Vitamins (4 posts)

Follow-up with rheumatologist

Every couple of years, I go to see a rheumatologist, which is a doctor who basically specializes in bones. I don’t recall the exact circumstances about why I first went to see him, but I believe my family doctor referred me to him because the steroids I was taking to deal with my Crohn’s when I was first diagnosed have negative effects on your bones.

On my appointment card, it reminds me to book a bone density test two months prior to my appointment. My family doctor had already phoned me earlier this year and asked me to do a bone density test since I hadn’t had one in a while, so I had already done a test back in April. At the time, I knew I had an appointment coming up in September, so I asked the woman who administered the test if I needed to get another one before my appointment. She said OHIP (Ontario Health Insurance Plan) only covers bone density tests once a year, so I couldn’t have another test. I phoned the rheumatologist’s office to confirm that they received the results of the bone density test, and they said it wasn’t a problem I had done the test earlier than they had requested.

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An appointment with a rheumatologist

Bone density scan results and recommendations from my doctors

I previously wrote about getting a bone density scan and receiving the results from my gastroenterologist and family doctor. My bone density is low (due to taking steroids like Prednisone and Entocort, and also just as a side effect from inflammation from Crohn’s disease), so my doctors recommended I start taking calcium and vitamin D and some tablets called Alendronate. I started taking the vitamins, but not the tablets (because I can’t swallow pills). My family doctor got me an appointment with a doctor (a rheumatologist) who specializes in osteoporosis and other conditions like that. My family doctor thought I should see a specialist before taking the Alendronate tablets.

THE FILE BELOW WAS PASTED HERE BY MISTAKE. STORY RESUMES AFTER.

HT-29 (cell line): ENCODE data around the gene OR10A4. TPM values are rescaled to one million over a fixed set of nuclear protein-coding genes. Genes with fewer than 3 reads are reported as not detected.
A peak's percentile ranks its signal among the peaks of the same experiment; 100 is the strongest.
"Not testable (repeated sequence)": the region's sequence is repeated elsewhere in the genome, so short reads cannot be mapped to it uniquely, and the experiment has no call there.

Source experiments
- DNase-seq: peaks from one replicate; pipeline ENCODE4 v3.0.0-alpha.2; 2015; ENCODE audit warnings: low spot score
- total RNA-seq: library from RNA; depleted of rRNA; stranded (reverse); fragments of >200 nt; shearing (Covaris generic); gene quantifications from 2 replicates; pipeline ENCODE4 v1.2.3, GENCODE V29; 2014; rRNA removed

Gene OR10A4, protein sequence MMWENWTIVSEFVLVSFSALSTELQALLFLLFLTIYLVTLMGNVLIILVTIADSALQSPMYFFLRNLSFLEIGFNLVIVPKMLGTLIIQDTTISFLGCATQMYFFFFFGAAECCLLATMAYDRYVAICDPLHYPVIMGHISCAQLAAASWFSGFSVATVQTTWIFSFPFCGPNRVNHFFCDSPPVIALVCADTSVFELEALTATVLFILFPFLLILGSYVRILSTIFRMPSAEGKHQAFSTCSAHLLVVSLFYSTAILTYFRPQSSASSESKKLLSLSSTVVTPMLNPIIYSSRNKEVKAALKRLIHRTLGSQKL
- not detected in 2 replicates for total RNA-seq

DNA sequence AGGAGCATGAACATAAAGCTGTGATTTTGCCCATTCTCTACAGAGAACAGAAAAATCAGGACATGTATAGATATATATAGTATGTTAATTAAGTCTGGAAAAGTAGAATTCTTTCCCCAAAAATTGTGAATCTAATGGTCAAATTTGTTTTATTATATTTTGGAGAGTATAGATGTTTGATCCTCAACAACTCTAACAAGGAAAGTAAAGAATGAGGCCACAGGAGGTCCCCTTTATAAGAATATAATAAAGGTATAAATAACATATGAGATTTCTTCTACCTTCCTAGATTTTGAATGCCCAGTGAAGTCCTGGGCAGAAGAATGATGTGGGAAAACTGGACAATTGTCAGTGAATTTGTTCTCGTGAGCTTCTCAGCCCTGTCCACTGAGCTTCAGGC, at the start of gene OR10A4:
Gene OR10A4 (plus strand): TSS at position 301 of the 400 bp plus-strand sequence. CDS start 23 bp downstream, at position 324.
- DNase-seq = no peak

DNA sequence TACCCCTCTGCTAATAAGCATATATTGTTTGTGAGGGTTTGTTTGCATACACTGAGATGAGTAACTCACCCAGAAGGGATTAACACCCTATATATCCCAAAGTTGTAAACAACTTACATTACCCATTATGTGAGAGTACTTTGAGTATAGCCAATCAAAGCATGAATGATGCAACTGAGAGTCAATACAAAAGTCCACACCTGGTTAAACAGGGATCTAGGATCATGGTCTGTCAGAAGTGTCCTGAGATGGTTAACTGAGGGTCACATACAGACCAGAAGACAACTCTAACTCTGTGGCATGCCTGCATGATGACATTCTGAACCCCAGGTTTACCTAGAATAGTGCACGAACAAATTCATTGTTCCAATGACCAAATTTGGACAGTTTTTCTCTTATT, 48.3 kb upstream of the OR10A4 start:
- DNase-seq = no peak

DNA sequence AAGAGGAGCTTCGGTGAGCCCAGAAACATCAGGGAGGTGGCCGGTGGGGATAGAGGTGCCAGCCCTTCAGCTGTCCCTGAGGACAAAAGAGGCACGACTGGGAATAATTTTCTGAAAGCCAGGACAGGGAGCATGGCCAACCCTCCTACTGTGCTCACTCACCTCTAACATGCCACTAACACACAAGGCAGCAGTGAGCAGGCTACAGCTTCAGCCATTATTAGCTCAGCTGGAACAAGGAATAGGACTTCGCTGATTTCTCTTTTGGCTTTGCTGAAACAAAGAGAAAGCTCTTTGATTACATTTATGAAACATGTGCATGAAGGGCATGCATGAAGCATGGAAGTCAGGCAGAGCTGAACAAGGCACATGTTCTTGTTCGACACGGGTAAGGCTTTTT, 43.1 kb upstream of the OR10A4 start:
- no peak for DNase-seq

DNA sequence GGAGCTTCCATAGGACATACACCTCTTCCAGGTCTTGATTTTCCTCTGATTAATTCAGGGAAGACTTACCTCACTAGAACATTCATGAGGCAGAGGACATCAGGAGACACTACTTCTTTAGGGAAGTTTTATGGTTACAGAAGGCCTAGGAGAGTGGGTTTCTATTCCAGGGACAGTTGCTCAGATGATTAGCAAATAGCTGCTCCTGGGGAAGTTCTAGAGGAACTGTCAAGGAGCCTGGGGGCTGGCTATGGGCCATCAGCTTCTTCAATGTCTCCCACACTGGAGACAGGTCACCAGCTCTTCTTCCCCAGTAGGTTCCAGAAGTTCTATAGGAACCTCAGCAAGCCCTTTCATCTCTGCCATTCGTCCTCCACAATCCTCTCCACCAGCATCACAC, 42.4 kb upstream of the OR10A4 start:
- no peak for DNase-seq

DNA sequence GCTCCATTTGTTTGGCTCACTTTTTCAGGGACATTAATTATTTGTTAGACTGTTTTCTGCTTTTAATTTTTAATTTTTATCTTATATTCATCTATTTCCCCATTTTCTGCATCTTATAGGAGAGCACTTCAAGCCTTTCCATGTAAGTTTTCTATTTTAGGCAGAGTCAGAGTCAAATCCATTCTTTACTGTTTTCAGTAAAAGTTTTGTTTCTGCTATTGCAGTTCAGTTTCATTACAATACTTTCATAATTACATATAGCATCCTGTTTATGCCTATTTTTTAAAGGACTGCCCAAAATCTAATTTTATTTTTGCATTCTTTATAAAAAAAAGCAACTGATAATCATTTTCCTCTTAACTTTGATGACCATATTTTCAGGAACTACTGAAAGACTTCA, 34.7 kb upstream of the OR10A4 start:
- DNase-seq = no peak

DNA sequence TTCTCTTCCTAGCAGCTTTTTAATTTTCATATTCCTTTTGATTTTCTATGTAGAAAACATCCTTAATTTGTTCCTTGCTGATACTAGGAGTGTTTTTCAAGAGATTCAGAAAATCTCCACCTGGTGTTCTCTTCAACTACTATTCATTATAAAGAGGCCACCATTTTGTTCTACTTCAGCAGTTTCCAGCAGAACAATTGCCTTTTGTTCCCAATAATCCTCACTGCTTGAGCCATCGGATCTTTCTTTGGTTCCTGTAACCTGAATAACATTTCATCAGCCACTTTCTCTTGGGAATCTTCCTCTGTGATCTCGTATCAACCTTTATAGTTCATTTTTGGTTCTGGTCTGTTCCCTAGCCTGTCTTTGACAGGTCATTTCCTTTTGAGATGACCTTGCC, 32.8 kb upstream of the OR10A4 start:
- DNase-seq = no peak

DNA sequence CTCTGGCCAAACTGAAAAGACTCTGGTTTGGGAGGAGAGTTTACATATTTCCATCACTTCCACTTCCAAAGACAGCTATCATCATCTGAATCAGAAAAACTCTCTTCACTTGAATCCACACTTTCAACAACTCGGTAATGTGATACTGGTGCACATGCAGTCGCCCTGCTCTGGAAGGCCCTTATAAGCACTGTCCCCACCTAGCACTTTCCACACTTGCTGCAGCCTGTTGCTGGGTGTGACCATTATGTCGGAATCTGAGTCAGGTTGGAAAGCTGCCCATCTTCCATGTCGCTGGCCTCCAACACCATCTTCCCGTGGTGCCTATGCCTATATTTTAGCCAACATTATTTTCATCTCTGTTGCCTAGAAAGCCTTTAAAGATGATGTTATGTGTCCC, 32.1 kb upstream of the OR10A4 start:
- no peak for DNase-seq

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Bone density scan

I had an appointment with my gastroenterologist in January. I’ve been taking Imuran since June 2012 and Entocort since September 2012. At my last appointment in September, my doctor told me I would only take the Entocort for a few months and then taper off, which I have been doing since then.

Using steroids (like Entocort) that areoften prescribed for Crohn’s disease can lead to osteoporosis if they are used for a long time. I had previously also taken the steroid Prednisone for a few months, so my doctor booked me for a bone density scan. I had the test back in January, and I would get the results in April, the next time I saw my gastroenterologist.

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I’m on drugs!: A new gastroenterologist and Prednisone

Last week, I had an appointment with a new gastroenterologist. The reason I have a new gastro doc is because back in January/February, I was doing pretty bad. I wasn’t sure if I was having a flare-up, because I also had the flu around the same time. I don’t know if I’ve ever had the actual flu before this, because this time was really bad. And frustrating, because I was missing classes, which makes me stress out, which makes me even sicker. I tried going to my linguistics class, but I had to sit down in the hallway halfway there, and then I just ended up going back home. My parents came to see me in residence just to make me scrambled eggs so I would eat something. It really, really sucked.

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